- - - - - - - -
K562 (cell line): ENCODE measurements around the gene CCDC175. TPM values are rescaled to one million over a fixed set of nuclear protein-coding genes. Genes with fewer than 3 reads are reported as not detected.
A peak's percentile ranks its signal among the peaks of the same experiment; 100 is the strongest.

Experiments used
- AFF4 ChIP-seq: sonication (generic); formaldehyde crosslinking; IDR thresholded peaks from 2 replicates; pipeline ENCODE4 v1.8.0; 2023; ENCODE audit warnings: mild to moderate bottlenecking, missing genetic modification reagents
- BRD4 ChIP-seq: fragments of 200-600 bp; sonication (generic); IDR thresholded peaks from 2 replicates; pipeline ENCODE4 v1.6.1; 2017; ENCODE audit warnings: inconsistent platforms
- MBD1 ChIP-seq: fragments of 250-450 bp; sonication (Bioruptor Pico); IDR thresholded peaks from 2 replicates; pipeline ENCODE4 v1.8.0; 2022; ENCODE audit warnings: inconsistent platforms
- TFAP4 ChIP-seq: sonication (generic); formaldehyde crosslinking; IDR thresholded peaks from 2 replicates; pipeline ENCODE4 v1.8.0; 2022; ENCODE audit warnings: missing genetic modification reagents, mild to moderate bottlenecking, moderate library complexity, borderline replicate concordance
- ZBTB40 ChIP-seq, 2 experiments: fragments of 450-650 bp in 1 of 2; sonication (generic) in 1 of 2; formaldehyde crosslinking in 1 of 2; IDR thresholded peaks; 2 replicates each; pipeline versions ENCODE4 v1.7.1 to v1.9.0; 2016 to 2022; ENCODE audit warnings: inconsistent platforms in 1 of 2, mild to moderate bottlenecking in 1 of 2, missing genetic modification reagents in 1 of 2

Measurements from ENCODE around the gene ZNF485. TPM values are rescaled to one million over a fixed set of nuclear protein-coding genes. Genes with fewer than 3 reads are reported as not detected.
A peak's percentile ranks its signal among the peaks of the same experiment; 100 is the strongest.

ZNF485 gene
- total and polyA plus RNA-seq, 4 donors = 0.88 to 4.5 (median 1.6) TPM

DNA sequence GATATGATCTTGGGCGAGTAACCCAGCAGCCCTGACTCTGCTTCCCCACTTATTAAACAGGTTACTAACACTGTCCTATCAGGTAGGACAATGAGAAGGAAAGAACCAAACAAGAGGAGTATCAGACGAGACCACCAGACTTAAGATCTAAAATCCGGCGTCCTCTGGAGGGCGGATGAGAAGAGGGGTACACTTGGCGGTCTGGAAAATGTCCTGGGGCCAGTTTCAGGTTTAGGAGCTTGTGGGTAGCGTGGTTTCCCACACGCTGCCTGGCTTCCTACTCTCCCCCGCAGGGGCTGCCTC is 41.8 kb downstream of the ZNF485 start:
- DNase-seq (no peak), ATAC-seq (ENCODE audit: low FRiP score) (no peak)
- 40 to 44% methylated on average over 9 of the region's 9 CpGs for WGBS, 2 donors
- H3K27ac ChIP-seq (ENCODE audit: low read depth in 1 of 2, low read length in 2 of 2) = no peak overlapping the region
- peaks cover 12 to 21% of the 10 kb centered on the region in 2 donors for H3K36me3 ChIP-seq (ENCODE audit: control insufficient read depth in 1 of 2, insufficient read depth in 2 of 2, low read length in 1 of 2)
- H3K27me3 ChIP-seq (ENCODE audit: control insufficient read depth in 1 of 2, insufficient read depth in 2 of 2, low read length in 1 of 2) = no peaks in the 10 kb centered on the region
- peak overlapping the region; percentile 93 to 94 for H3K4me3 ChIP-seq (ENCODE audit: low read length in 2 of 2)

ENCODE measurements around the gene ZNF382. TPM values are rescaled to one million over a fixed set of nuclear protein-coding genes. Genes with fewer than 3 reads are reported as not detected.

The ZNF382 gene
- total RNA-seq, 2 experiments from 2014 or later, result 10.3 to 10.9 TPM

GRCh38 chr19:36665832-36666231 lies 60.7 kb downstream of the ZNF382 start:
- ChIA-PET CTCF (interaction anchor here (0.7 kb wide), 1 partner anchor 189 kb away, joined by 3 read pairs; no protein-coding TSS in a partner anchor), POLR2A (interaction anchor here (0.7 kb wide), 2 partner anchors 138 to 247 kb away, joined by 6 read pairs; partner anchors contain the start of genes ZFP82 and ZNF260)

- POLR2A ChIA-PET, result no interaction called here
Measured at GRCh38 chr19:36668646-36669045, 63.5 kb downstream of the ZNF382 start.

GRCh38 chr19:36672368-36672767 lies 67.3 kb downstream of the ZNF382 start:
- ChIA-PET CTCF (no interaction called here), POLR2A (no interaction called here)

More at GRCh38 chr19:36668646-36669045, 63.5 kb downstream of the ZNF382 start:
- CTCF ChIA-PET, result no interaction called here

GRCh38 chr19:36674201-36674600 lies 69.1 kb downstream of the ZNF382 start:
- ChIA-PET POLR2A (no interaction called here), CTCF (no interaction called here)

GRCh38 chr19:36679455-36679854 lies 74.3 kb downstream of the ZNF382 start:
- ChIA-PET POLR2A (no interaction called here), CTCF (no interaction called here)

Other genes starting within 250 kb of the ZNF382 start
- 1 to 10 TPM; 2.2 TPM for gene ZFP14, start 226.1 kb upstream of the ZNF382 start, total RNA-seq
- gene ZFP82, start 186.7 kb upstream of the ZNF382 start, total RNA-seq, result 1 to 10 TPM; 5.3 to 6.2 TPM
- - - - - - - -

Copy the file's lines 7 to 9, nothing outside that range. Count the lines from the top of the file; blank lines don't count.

- TFAP4 ChIP-seq: sonication (generic); formaldehyde crosslinking; IDR thresholded peaks from 2 replicates; pipeline ENCODE4 v1.8.0; 2022; ENCODE audit warnings: missing genetic modification reagents, mild to moderate bottlenecking, moderate library complexity, borderline replicate concordance
- ZBTB40 ChIP-seq, 2 experiments: fragments of 450-650 bp in 1 of 2; sonication (generic) in 1 of 2; formaldehyde crosslinking in 1 of 2; IDR thresholded peaks; 2 replicates each; pipeline versions ENCODE4 v1.7.1 to v1.9.0; 2016 to 2022; ENCODE audit warnings: inconsistent platforms in 1 of 2, mild to moderate bottlenecking in 1 of 2, missing genetic modification reagents in 1 of 2

Measurements from ENCODE around the gene ZNF485. TPM values are rescaled to one million over a fixed set of nuclear protein-coding genes. Genes with fewer than 3 reads are reported as not detected.